Our discussion about how people handle being frustrated by their dogs brought out so many interesting points, and it got me to thinking:
First off, the more we know about dogs, the less frustrated we get. Frustration comes from an inability to affect the world around us, and once we understand who dogs are and how they learn, our ability to influence them increases significantly. As I think about it, the comparison of my frustration levels now and 25 years ago is like night and day.
Right now, there are really only two things that Will or Lassie do that have pushed my buttons in the last six months–Will’s relentless stalking of Sushi, and Lassie’s tendency to get under foot when I’m moving around the kitchen. My frustration with Will was a classic case of an inability to influence the world around me, because so much of what I had been trying wasn’t working, and the behavior was constant and potentially dangerous. When I finally sat down and wrote myself out a treatment plan (plan # 3, fyi), my frustration went away. (Things aren’t perfect by the way, but they are 95 % better, and if I start to feel a twinge of irritation I put him in his crate. Breath huge sigh of relief.) Lassie has an “old lady pass” and no matter what she does I pretty much just take a deep breath and let it go. Granted, poop all over the house at dark-thirty in the morning after 4 hours of sleep is still going to elicit something loud and nasty from my mouth on a bad day, but it wasn’t directed toward any of the dogs. (It was Lassie by the way, she had diarrhea that day too, but she’s fine now. Happy Dance.)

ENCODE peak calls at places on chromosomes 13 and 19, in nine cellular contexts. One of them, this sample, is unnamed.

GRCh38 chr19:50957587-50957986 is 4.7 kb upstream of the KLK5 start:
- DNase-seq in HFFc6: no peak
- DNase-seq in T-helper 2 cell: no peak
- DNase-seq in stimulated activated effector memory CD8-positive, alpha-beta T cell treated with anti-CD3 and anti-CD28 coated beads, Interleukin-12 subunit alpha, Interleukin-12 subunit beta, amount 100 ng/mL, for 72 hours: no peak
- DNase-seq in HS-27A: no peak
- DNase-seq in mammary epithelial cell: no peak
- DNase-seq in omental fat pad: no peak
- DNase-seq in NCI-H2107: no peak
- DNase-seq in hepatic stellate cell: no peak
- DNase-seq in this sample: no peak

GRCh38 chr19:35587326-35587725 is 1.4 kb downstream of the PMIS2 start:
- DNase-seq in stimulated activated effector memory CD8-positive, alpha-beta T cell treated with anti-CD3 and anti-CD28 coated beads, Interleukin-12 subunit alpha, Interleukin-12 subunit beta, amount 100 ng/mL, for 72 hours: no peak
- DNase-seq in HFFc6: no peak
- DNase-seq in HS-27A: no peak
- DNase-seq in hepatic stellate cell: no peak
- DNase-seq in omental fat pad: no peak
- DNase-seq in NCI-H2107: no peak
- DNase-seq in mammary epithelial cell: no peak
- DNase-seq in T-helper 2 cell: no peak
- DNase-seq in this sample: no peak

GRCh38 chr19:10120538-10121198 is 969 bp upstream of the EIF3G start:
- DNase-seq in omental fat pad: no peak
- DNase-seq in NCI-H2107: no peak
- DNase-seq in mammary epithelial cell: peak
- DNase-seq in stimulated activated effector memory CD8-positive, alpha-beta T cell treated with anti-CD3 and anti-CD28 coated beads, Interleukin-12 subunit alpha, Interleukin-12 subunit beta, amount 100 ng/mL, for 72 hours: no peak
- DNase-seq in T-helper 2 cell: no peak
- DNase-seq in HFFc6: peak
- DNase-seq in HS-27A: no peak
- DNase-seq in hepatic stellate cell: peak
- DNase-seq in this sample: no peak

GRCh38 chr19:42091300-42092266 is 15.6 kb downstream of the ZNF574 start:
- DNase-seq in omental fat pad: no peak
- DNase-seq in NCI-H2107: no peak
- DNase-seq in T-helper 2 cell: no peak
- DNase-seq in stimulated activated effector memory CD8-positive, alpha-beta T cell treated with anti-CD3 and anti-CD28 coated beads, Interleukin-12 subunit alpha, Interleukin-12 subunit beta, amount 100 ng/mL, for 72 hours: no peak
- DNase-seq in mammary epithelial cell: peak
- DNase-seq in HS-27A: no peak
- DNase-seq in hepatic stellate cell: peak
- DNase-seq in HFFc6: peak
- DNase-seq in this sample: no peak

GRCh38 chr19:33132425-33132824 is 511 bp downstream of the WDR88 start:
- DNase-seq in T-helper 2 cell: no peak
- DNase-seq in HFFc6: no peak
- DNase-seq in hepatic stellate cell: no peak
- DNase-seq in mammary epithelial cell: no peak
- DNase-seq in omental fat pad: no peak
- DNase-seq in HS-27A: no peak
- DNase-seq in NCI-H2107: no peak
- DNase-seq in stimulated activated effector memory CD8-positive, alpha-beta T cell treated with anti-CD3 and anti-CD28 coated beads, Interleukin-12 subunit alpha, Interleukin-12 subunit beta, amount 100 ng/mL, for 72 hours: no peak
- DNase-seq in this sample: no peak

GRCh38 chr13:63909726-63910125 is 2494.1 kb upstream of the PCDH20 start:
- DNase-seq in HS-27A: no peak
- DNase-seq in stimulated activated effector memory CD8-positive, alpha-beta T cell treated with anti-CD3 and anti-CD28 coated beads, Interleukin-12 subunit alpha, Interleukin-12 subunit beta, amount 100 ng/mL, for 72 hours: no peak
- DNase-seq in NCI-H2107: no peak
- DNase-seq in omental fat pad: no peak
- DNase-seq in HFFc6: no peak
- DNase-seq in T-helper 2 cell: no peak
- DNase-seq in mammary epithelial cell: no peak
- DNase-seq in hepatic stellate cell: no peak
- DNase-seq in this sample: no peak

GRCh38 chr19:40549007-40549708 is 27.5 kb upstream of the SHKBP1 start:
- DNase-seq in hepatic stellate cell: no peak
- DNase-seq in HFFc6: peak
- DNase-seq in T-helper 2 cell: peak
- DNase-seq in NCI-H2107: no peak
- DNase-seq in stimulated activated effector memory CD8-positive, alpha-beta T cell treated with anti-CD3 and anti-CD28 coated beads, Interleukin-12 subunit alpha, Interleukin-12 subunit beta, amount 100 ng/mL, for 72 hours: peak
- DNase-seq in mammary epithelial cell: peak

But twenty five, thirty years ago, I remember desperately trying to get my Saint Bernard to do something (or not to do something) with no success, and no good ideas about how to accomplish what I wanted. I know that’s a common situation for many dog lovers. They love their dog, but they can’t get successfully influence their dog to do what they’d like. They get frustrated, then angry, and many of them feel guilty about it. But dog training books and dog training classes don’t often address the reality of dog ownership. No matter how hard you try, and how much you learn, things are not going to go according to plan. If you’re an average person (and even if you’re right out of the radio show Prairie Home Companion and are above average), there are times you’re going to get steamed. Surely we need to give people some coping devices. Here are some ideas, I’d love to hear yours: